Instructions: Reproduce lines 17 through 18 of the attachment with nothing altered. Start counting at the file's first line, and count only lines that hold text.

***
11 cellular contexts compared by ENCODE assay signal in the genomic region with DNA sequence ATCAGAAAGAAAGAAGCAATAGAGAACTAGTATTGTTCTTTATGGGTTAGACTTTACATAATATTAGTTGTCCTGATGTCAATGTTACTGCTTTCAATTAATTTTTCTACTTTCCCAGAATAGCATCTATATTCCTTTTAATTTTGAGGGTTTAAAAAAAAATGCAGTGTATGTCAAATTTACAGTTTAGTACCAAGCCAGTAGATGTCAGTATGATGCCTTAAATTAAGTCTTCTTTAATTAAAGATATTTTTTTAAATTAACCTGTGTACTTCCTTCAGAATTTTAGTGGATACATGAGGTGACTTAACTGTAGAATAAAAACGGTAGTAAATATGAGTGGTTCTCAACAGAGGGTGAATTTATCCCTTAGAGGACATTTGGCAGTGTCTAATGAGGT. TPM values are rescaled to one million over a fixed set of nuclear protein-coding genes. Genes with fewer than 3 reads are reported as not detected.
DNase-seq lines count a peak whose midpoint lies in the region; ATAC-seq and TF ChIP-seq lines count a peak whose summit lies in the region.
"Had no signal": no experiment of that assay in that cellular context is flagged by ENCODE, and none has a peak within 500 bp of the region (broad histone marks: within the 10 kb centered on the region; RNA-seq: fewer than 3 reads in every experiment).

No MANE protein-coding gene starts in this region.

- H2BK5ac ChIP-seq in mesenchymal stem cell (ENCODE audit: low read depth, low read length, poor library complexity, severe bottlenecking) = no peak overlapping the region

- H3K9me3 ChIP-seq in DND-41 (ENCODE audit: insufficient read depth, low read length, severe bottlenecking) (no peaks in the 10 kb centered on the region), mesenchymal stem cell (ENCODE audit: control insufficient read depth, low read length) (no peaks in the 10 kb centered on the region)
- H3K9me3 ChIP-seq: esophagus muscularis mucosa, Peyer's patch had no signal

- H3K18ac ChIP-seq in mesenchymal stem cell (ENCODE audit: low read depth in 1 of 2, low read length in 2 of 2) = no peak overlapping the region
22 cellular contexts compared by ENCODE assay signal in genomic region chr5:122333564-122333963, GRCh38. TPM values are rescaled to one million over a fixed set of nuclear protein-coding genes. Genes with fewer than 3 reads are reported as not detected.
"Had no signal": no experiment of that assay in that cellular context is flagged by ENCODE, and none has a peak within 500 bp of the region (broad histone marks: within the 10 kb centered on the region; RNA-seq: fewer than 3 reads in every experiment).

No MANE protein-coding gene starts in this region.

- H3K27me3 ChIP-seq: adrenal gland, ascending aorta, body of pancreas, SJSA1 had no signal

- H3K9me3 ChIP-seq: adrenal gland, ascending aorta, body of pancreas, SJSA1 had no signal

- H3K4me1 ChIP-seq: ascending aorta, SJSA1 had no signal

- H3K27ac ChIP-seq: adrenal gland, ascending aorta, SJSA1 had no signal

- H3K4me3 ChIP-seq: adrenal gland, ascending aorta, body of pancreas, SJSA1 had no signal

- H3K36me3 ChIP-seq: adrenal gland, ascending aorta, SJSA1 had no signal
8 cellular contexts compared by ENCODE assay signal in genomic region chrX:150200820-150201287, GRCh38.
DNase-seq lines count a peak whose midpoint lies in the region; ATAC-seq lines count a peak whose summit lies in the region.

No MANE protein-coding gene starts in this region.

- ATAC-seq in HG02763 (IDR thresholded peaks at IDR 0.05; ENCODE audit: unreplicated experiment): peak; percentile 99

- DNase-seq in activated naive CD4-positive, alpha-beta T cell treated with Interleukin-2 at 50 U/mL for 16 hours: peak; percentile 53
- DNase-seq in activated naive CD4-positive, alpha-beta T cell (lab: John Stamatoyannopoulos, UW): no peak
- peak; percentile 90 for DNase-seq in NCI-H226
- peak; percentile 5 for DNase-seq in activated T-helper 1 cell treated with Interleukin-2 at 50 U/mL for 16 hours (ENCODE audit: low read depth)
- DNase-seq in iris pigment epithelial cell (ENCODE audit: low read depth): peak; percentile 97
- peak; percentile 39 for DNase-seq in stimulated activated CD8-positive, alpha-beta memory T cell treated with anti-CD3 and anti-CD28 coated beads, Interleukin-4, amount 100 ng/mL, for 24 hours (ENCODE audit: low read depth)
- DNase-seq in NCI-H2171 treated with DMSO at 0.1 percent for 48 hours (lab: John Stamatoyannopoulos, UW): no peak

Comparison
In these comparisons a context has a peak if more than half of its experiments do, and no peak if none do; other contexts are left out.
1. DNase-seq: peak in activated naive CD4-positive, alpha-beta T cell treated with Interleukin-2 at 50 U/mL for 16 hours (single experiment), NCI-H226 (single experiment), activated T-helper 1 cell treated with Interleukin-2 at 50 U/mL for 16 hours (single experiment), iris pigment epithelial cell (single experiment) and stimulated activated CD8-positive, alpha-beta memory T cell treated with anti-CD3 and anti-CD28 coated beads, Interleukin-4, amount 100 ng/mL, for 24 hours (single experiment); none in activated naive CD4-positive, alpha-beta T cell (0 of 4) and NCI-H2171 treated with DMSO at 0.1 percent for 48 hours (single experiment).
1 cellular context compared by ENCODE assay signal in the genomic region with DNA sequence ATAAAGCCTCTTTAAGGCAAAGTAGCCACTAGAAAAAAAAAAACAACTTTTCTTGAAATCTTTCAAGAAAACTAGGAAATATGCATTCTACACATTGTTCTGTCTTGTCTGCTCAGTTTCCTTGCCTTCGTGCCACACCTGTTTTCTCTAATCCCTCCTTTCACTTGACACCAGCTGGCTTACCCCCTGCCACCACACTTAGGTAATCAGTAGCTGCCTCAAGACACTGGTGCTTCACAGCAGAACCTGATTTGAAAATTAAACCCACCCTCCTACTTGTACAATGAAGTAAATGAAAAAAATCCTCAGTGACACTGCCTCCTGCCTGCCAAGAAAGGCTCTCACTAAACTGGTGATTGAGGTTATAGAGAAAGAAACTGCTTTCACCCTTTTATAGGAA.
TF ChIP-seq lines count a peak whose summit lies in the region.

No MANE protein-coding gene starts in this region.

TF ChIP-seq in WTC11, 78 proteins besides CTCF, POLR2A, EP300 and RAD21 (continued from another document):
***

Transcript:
- H3K36me3 ChIP-seq: adrenal gland, ascending aorta, SJSA1 had no signal
8 cellular contexts compared by ENCODE assay signal in genomic region chrX:150200820-150201287, GRCh38.